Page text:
Jabulani Nxumalo "Mzala"
A targic loss on the evening of February 22, 1991 Jabulani Nxumalo, better known as Comrade Mzala, died in London. His tragic death at the age of 35 has robbed the national liberation and working class movement of a powerful thinker, orator and writer.
Mzala was born on October 27, 1955 in Dundee, Northern Natal. His parents Benjamin and Elsie were both teachers. From an early age they inculated in Mzala a love for books and disciplined approach to studying. At both primary and secondary schools Mzala`s record was outstanding.
After matriculating he studied law at the University of Zululand. At university he was passionate and firey fighter against injustice and humbug. His participation in the country wide upsurge following the Soweto uprising of 1976 made him a marked man. With a number of others he left South Africa to help swell the ranks of the people`s army, Umkhonto we Sizwe. He also received training in politics and other specialised subjects in the Soviet Union and German Democratic Republic. In all the training courses Mzala excelled.
Mzala rose to important positions in the ranks of Umkhonto we Sizwe,serving in Swaziland and Angola.Yet, whilst asborbed in the work of the underground, Mzala would make time to read books on a wide variety of topics and to engage in heated and controversial debates. In the course of debating, which he loved more than anything, Mzala`s mouth would acquire a wry half grin, especially if he did not agree with his opponent`s point of view. Once fired by a topic, Mzala would not relent. He would want to pursue the topic to Its very end, much to the exasperation of others. Mzala was irrepressible.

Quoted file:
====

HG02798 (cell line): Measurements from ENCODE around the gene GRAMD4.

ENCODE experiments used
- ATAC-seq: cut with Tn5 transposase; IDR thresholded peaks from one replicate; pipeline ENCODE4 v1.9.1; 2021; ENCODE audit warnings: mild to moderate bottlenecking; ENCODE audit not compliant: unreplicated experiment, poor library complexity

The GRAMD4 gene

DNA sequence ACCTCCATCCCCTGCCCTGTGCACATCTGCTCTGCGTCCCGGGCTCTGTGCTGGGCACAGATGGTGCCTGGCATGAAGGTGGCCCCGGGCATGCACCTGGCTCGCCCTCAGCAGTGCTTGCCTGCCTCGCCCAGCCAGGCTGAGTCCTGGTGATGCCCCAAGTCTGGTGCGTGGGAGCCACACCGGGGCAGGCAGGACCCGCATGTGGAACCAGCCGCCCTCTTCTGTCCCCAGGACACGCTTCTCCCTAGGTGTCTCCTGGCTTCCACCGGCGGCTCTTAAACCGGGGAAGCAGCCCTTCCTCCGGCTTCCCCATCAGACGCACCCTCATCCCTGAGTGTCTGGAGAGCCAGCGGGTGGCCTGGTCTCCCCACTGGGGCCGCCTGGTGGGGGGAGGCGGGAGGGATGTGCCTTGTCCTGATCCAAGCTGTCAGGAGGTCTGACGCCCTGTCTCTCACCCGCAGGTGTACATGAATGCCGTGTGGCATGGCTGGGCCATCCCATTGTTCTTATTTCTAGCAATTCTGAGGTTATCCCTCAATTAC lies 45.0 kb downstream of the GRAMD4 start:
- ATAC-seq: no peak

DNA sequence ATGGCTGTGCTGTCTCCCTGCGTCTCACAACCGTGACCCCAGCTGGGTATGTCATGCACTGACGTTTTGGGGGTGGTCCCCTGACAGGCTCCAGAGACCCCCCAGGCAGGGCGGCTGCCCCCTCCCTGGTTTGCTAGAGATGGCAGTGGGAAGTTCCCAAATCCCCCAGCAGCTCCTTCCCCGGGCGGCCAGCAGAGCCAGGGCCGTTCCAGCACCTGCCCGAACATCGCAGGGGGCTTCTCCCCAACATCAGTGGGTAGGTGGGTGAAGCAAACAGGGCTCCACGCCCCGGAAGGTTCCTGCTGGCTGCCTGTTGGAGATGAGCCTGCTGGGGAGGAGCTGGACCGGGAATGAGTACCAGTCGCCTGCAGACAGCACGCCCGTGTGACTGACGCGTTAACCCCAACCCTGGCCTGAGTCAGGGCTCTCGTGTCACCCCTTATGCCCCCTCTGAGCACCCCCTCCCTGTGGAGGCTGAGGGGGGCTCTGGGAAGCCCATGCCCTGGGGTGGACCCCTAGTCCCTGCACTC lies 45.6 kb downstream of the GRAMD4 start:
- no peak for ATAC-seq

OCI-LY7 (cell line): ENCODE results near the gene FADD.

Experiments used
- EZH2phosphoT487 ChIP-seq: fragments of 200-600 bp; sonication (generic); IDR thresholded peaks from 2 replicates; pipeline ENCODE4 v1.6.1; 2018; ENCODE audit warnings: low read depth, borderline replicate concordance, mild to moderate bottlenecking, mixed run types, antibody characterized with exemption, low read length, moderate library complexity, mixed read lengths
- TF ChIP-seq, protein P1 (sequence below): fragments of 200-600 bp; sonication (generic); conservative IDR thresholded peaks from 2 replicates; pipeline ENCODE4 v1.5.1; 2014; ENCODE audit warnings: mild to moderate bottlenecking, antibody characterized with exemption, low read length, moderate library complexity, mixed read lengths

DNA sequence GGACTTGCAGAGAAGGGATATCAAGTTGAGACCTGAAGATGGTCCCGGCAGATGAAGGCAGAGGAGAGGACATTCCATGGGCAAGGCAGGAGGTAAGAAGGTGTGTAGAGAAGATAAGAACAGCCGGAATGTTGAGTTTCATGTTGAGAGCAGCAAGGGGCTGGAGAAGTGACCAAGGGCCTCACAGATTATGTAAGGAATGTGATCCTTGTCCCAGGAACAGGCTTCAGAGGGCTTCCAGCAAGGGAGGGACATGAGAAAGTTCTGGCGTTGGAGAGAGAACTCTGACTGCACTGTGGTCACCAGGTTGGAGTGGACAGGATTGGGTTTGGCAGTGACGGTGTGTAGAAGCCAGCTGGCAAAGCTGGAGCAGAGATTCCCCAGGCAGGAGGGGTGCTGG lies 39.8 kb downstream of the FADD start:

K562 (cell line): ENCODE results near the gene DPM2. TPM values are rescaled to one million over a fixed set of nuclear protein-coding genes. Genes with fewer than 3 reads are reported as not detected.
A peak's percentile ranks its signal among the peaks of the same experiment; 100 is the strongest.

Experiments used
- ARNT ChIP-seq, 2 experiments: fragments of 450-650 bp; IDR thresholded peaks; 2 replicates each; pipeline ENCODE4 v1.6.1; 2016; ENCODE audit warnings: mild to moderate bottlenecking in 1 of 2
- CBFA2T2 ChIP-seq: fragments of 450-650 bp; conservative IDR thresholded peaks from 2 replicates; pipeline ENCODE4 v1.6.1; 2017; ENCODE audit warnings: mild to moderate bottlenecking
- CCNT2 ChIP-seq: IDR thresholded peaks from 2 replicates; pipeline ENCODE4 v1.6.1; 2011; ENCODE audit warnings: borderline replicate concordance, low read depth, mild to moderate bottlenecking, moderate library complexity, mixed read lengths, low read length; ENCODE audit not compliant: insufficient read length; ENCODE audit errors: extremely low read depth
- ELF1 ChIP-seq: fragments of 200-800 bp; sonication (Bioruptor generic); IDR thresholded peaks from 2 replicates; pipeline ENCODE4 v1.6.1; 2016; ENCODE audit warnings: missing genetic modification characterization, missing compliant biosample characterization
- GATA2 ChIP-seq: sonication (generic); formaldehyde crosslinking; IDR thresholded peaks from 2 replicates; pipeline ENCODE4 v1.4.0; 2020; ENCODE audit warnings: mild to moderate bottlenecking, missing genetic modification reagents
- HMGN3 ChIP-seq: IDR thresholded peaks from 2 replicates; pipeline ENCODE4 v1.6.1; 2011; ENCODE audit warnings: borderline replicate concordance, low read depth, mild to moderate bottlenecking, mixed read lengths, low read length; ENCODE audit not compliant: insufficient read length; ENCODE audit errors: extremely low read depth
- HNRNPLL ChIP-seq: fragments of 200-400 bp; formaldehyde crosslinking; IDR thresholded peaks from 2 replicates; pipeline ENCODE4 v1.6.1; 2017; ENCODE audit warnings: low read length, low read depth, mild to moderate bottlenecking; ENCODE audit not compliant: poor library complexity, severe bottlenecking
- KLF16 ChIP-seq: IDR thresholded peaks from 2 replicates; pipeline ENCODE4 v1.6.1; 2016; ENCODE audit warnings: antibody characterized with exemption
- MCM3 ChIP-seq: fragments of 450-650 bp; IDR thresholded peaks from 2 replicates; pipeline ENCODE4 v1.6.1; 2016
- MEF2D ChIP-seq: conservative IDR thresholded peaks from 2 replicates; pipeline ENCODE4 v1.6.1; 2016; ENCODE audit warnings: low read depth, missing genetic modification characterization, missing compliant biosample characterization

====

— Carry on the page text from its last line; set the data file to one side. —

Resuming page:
He had a voracious intellectual appetite, especially for the Marxist-Leninist classics. One could not see Mzala with out him being surrounded by books. In Angola he would sit on the stoep and be completely immersed in the book he was reading.
Mzala was also a prolifie writer. The African Communist, Sechaba, Dawn all contain numerous articles by Mzala, published under various pen-names. If one looks at his articles over the years, one can trace his philosophical, ideological and theoretical development.
Over the last few years he wrote the column "Africa Notes" for The African Communist. He is also the author of Catsha Buthelezi: Chief with a DoubleAgenda (Zed Books, 1988).
Much of Mzala`s writing focussed on the national question and the unfolding revolutionary process in our country. On both questions Mzala always endeavoured to inject some original thinking.
Mzala spent a short time in Prague, representing the SACP on the editorial council of the World Marxist Review. In the brief period he was in Prague, he earned the respect of, although he did not always endear himself to, the leaders of many communist parties for his sharp, no-nonsense, polemical style. Unfortunately he took ill and was forced to leave Prague for London.
In London he read for a Ph.D degree at the Open University. His thesis dealt with issues around the national and class question in the South African revolution.
It is a great shame that his untimely death came before he completed his thesis. Hopefully some parts of the thesis can be published.
Comrade Mzala was a loyal member of the ANC and SACP. His biting and at times provocative criticisms did not always please everyone in our movement. But nobody could doubt his fierce commitment to the oppressed and exploited masses of our country.
Mzala was an exceptionally hard worker. He had a wry sense of humour. He could tell jokes and laugh at himself. He was also a devoted family man, and adored his wife Mpho and their two children.
The death of Comrade Mzala has deprived our movement of one of its most brilliant talents. Perhaps the greatest loss of all is to our Party`s ongoing attempts to indigenise Marxism-Leninism on South African soil.